Peripherally inserted central catheter
A peripherally inserted central catheter (PICC), or PICC line, is a catheter that is placed in the antecubital vein (a large vein in the inner elbow area). It is threaded through the vein into or near the right atrium of the heart.
A PICC can be inserted by an IV nurse, rather than a surgeon. It can stay in place for many weeks or months, which avoids the need for a new IV every few days. PICCs can be used to deliver chemotherapy, antibiotics, blood products, other medicines and intravenous nutrition.
To access the PICC, an IV line is connected to the end of the catheter. When the PICC is not in use, the IV is disconnected and the catheter is flushed and capped.
When a PICC is used
A peripherally inserted central catheter is used when:
- a person needs intravenous (IV) access to receive fluids or drugs over a long period of time
- the small veins in the body can no longer be used for giving fluids or drugs
Benefits of a PICC
There are many benefits to having a PICC rather than a regular IV. The most important benefit is that it reduces the number of needle sticks. However, it is important not to tell children that having a PICC means they will never have to be “poked” again, since they may still need needle sticks for some blood tests.
- can stay in the arm from 1 week to 3 months
- causes less discomfort because IV therapy can be given more easily
- prevents the “burning” sensation sometimes felt when getting drugs by other IV methods
How a PICC is placed
A nurse or doctor places a PICC in a procedure room. Generally, adults and older children will be awake for the procedure. Small children may be sedated if necessary.
- The person lies on a flat surface.
- The arm must be kept straight and still during the procedure.
- A local anesthetic cream is applied to numb the area.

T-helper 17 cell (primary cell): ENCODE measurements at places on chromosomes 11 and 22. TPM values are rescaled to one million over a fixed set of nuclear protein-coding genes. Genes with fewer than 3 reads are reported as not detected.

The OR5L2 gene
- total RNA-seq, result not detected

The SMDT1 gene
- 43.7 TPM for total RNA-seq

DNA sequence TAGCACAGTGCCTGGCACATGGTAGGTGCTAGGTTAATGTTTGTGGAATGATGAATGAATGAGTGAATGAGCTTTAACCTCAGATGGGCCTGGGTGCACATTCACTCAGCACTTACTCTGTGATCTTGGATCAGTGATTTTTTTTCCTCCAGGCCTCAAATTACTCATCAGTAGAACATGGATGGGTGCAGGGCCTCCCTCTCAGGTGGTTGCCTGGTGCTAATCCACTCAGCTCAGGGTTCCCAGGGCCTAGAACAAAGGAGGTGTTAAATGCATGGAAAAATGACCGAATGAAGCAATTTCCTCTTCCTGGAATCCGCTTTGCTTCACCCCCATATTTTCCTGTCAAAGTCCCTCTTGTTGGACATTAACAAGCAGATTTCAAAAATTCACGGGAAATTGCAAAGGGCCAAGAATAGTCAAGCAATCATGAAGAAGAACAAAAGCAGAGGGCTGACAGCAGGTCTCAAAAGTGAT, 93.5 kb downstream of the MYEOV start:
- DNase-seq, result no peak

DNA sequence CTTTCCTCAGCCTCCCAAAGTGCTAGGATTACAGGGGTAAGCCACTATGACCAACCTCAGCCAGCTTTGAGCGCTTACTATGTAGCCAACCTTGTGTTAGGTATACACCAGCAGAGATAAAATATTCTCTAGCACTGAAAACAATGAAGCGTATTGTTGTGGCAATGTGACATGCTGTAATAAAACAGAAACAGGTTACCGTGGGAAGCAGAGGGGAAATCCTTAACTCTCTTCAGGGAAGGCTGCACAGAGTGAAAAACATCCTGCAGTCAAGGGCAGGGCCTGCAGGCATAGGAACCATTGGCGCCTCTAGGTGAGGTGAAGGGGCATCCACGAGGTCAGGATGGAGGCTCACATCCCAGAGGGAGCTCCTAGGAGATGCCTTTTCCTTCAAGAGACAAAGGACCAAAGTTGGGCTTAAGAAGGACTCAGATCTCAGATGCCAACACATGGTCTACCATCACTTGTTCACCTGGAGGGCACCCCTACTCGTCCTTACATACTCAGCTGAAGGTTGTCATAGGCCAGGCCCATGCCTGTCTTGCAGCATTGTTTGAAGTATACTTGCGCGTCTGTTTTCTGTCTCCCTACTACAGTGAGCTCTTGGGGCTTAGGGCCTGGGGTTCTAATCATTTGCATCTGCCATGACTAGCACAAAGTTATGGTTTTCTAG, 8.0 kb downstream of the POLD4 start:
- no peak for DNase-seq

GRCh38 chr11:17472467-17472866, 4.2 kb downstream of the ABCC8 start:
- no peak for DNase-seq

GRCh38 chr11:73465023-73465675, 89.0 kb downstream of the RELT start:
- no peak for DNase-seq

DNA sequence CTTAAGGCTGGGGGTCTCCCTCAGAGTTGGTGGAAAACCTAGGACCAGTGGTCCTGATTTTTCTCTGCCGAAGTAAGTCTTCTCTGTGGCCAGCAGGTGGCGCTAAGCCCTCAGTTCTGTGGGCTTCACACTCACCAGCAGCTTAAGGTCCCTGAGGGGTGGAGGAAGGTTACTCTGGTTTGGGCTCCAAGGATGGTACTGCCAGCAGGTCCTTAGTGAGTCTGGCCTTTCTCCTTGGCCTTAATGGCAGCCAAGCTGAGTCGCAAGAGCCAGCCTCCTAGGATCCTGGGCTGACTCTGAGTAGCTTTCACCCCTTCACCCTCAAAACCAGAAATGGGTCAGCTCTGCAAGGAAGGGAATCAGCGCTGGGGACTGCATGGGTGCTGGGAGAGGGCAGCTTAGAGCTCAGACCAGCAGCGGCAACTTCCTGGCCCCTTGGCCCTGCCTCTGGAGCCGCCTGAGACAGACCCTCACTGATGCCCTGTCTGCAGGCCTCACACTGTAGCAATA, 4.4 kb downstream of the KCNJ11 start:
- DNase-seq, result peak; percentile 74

- An injection to numb the area is given to decrease discomfort during insertion.
- A special needle is used to place the PICC into the arm vein.
- The catheter is then threaded through the needle.
- A dressing is placed over the insertion site.
- Once the line is in place, a chest x-ray is taken to make sure it is in the right position.
How a PICC works
When the person needs IV therapy, the IV tubing is connected to the end of the catheter outside the body. The fluid or medicine flows through the IV tubing into the catheter, then into the bloodstream. After treatment is over, the IV tubing is removed and a new cap is placed on the end of the catheter.
Possible complications of a PICC include:
- irritated vein
- The vein where the catheter is placed may become irritated.
- infection in the skin at the exit site or in the blood
- Some infections can be treated with antibiotics without removing the PICC.
- Sometimes it must be removed.
- torn catheter
- A hole or tear in the line can occur.
- The PICC must be removed.
- the PICC moves and irritates to the vein
- The PICC may be removed.
While a PICC is in use
While the person receives an IV solution through the PICC:
- The end of the catheter is attached to plastic tubing that runs through a small machine (IV pump), which pumps the solution into the vein.
- Adults do not need to stay in bed. A child may be held or can get out of bed.
- The part of the catheter outside the body will be coiled on top of the dressing and covered with tape to prevent any pulling or strain on the catheter.
- Be careful that the IV tubing does not get pulled.
- Let the nurse know immediately if any part of the catheter comes out or if the tubing becomes disconnected.
Caring for a PICC
The PICC needs care to prevent problems. The person will be taught how to:
- change the dressing on a weekly basis or if it gets wet or is exposed to the air
- flush the line after use or every day
- change the injection cap
- check the site for signs of infection
Removing a PICC
The PICC will be removed when IV therapy is no longer needed. A local anesthetic is used to numb the area at the catheter exit site.
When to call the doctor
Call the doctor if:
- there is any redness, tenderness, swelling, tingling or drainage at or near the catheter exit site
- the person has a fever, aches or flu-like symptoms
- the catheter moves
- you cannot flush the catheter with heparin
- the catheter breaks
Together we can reduce the burden of cancer
Last year, we only had the resources available to fund 40% of high-priority research projects. Imagine the impact we could have if we were able to fund 100%.